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Managing Expectations, Perceptions, and Embracing "What Is"

Scott Allenby

When we allow ourselves to become immersed in our own lives, focusing on personal needs, our own frustrations, our own inconveniences, we slip into the unfortunate habit of asking “what if” questions rather than embracing “what is”. As we dig ourselves out of one more (last?) snow storm today, those “what if” questions could consume us if we let them. What if this storm was rain instead of snow? What if our spring teams could have gotten on the fields and courts today instead of removing more snow? What if our campus looked pristine instead of covered in snow? 

Proctor Academy Accepted Students Admissions

Our Admissions Team is wrestling plenty of “what ifs” right now as we prepare for our third Accepted Student Day on Friday. What if weather impacts travel for families? What if our visiting families do not have the “perfect” Proctor day? What if we do not adequately showcase both the breadth and depth of programmatic offerings? As we get real with ourselves, we remember the perfect Proctor day does not exist. We simply must have confidence that the “what is” experience will be authentic and true to Proctor. 

Proctor Academy Accepted Students Admissions

When we shift focus to the moment - the “what is” - we allow ourselves a beautiful gift of self-reflection and authenticity that is otherwise hard to come by during the chaos of the Spring Term. There is perhaps no better moment for this self-reflection on our work as a school than during our student panel conversations where our students willingly put their whole selves on display in a truly beautiful way. They answer questions honestly, from their own perspective, centered on their current place in their Proctor journey, not worrying about the “what-ifs” of the days, weeks, months, or years that came before. Adolescents, when encouraged and supported to do so, have a remarkable ability (often better than ours as adults) to shift their focus beyond the “what if” to their reality in the moment.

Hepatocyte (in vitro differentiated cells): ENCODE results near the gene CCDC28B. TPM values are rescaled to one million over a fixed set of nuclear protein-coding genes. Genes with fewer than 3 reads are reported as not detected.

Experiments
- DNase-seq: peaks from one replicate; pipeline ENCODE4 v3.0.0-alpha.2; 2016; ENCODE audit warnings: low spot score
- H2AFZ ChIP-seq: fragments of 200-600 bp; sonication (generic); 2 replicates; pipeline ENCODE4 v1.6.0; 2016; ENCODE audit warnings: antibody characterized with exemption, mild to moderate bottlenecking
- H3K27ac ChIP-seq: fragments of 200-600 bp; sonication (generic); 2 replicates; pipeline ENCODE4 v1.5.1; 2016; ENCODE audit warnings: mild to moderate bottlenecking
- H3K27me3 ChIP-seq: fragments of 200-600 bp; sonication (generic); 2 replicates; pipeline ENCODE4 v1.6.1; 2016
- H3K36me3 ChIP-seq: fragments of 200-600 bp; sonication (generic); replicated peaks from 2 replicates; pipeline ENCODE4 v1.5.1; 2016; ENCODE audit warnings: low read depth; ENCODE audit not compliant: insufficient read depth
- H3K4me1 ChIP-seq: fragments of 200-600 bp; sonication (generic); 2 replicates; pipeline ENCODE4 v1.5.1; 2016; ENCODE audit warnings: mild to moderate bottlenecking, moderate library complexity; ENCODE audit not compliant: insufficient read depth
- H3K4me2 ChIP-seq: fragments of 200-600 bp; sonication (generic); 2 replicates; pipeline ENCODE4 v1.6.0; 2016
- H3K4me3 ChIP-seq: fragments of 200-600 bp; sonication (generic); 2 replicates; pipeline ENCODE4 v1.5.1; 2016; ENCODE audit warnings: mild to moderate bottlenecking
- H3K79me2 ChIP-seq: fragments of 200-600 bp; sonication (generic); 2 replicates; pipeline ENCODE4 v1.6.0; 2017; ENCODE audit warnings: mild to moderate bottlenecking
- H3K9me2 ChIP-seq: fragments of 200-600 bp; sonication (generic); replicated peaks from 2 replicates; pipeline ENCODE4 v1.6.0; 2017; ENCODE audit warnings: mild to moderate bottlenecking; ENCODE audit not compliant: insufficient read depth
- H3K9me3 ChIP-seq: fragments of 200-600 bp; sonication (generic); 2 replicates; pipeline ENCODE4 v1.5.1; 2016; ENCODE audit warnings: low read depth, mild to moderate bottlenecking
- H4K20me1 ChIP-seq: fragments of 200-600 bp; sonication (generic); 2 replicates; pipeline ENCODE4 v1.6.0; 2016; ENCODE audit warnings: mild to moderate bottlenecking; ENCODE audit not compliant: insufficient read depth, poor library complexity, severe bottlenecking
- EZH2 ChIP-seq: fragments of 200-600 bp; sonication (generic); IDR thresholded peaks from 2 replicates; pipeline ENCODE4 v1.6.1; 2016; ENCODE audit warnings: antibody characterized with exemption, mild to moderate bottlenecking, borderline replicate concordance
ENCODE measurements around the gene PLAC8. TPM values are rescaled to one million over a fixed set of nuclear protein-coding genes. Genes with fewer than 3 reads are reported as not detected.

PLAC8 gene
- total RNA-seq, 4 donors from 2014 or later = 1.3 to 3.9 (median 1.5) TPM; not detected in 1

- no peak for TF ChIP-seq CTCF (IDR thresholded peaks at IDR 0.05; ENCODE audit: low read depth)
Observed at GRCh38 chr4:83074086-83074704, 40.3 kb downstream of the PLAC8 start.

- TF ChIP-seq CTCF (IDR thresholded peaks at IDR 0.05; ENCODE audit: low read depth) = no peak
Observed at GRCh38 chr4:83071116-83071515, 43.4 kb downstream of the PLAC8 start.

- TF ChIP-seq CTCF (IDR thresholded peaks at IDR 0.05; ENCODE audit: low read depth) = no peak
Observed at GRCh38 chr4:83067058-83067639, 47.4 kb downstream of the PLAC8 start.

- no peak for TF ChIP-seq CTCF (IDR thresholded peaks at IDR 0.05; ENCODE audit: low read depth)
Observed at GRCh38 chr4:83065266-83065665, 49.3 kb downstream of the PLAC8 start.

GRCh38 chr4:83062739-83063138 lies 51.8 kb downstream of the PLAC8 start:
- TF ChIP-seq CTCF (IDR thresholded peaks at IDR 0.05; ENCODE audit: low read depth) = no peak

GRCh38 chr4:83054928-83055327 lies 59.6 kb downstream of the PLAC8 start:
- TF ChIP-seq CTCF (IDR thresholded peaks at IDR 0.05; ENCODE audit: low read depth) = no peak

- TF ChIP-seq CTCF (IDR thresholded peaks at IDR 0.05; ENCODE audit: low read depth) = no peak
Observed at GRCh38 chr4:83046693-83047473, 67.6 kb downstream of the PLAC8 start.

Proctor Academy Accepted Students Admissions

During Tuesday’s Student Panel, Aidan ‘25 shared the following perspective on his Proctor reality, his “what is”, as he approaches the end of his first year here: 

“The beauty of this place is it forces you to not only do what you love, but to do other things too. At home, I played hockey and baseball, but also played the drums and loved singing. When you are looking to expand your opportunities as a hockey player, you are often put in a box as a hockey kid. I didn’t want to leave behind my drum set, my involvement in theater, or my singing to just go become one thing. When I found Proctor, the school didn’t want me because I was a hockey player; they wanted me because I had all these facets of my life. I felt like I could be everything that I am here, and that is so beautiful. I will forever be grateful for the fact that I am allowed to and encouraged to be my whole self here.” 

Proctor Academy Accepted Students Admissions

Aidan’s words capture what we hope each of our students eventually comes to embrace about Proctor: a wholehearted desire for each of our students to bring their entire identity to our school community, not worrying about the “what ifs” of exploring or expanding their identity. May we all strive to follow Aidan’s lead in our own lives, especially as we dig out from another snow storm! 

Check out more photos from our Accepted Student Days!

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